The Scottish Enlightenment: The Scots' Invention of the Modern World Summary
'Every Scot should read it. Scotland now has the lively, provocative and positive history it deserves.' Irvine Welsh, Guardian A dramatic and intriguing history of how Scotland produced the institutions, beliefs and human character that have made the West into the most powerful culture in the world. Arthur Herman argues that Scotland's turbulent history, from William Wallace to the Presbyterian Lords of the Covenant, laid the foundations for 'the Scottish miracle'. Within one hundred years, the nation that began the eighteenth century dominated by the harsh and repressive Scottish Kirk had evolved into Europe's most literate society, producing an idea of modernity that has shaped much of civilisation as we know it. He follows the lives and work of thinkers such as Adam Smith and David Hume, writers such as Burns and Boswell, as well as architects, technicians and inventors, and traces their legacy into the twentieth century. Written with wit, erudition and clarity, The Scottish Enlightenment claims the Scots' rightful place in the history of the western world.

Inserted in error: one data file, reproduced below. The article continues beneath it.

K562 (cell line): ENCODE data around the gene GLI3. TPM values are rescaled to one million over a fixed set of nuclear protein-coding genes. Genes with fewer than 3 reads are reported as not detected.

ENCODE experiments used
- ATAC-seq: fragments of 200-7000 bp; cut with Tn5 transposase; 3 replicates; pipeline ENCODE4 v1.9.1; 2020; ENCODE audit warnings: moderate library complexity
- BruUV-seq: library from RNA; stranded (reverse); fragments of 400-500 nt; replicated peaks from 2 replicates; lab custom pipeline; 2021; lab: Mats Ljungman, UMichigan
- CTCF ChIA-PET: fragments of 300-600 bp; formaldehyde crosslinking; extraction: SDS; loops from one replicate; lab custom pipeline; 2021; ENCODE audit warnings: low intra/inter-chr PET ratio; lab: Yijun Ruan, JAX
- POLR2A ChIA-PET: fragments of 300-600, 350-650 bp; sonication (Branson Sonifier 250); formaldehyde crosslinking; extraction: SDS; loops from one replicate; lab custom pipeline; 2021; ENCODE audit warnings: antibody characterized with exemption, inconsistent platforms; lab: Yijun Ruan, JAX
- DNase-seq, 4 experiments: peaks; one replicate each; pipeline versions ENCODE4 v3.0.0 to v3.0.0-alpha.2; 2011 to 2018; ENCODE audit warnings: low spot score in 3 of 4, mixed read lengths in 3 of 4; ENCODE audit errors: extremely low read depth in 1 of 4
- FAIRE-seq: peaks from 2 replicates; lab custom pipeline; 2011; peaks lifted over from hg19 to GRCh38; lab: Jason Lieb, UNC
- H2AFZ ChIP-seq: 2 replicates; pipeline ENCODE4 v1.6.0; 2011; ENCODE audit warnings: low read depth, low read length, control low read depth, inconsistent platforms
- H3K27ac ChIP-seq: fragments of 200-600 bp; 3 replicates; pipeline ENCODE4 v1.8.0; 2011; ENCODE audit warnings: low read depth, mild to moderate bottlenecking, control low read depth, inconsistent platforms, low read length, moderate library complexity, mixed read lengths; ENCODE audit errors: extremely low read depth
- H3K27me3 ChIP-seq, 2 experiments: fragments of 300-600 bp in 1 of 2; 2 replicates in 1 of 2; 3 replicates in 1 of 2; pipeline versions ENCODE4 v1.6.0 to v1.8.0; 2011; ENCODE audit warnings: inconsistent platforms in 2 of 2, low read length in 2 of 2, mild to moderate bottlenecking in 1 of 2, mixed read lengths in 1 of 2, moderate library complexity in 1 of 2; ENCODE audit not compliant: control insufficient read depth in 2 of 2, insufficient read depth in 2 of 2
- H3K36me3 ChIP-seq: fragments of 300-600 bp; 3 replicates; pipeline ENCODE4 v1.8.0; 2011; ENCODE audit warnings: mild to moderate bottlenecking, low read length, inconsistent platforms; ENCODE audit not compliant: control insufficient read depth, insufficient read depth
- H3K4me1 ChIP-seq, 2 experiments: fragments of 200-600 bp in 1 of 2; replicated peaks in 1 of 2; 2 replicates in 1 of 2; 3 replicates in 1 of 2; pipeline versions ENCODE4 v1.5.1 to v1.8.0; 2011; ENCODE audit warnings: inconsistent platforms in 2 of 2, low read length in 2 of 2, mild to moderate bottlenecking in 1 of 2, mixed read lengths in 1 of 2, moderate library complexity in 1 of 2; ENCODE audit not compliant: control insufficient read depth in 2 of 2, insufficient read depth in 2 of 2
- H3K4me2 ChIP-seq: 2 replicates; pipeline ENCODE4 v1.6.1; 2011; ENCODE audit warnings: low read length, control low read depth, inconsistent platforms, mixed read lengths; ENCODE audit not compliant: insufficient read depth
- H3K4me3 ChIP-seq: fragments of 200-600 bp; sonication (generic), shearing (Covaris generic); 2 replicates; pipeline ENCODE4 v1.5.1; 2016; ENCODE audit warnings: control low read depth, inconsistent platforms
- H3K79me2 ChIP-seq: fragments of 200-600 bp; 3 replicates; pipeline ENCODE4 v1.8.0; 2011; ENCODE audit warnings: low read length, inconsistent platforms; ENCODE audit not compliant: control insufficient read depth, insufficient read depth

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The Scottish Enlightenment: The Scots' Invention of the Modern World
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Short-listed for Saltire Society Scottish Book of the Year Award 2002
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